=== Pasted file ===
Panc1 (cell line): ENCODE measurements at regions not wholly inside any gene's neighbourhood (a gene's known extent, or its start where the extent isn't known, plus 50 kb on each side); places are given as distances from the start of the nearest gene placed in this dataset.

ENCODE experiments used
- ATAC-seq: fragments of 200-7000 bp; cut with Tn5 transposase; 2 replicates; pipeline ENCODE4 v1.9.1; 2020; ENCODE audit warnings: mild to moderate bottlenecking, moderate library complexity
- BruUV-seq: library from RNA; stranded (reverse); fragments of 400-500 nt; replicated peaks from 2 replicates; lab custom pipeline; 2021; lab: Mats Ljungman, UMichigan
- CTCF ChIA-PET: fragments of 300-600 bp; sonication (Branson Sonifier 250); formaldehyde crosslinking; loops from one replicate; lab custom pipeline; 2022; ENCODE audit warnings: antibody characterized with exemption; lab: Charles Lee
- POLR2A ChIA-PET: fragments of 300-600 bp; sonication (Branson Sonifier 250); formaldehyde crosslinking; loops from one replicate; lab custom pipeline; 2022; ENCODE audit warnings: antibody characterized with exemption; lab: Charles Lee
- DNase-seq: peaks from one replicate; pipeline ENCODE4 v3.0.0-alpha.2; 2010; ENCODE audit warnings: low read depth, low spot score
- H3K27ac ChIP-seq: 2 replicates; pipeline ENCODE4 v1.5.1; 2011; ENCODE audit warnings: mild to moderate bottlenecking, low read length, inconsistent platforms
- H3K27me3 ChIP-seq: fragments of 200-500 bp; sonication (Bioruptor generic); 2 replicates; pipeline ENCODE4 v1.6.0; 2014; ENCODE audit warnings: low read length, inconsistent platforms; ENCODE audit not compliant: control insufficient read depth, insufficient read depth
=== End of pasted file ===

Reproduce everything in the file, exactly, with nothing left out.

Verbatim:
Panc1 (cell line): ENCODE measurements at regions not wholly inside any gene's neighbourhood (a gene's known extent, or its start where the extent isn't known, plus 50 kb on each side); places are given as distances from the start of the nearest gene placed in this dataset.

ENCODE experiments used
- ATAC-seq: fragments of 200-7000 bp; cut with Tn5 transposase; 2 replicates; pipeline ENCODE4 v1.9.1; 2020; ENCODE audit warnings: mild to moderate bottlenecking, moderate library complexity
- BruUV-seq: library from RNA; stranded (reverse); fragments of 400-500 nt; replicated peaks from 2 replicates; lab custom pipeline; 2021; lab: Mats Ljungman, UMichigan
- CTCF ChIA-PET: fragments of 300-600 bp; sonication (Branson Sonifier 250); formaldehyde crosslinking; loops from one replicate; lab custom pipeline; 2022; ENCODE audit warnings: antibody characterized with exemption; lab: Charles Lee
- POLR2A ChIA-PET: fragments of 300-600 bp; sonication (Branson Sonifier 250); formaldehyde crosslinking; loops from one replicate; lab custom pipeline; 2022; ENCODE audit warnings: antibody characterized with exemption; lab: Charles Lee
- DNase-seq: peaks from one replicate; pipeline ENCODE4 v3.0.0-alpha.2; 2010; ENCODE audit warnings: low read depth, low spot score
- H3K27ac ChIP-seq: 2 replicates; pipeline ENCODE4 v1.5.1; 2011; ENCODE audit warnings: mild to moderate bottlenecking, low read length, inconsistent platforms
- H3K27me3 ChIP-seq: fragments of 200-500 bp; sonication (Bioruptor generic); 2 replicates; pipeline ENCODE4 v1.6.0; 2014; ENCODE audit warnings: low read length, inconsistent platforms; ENCODE audit not compliant: control insufficient read depth, insufficient read depth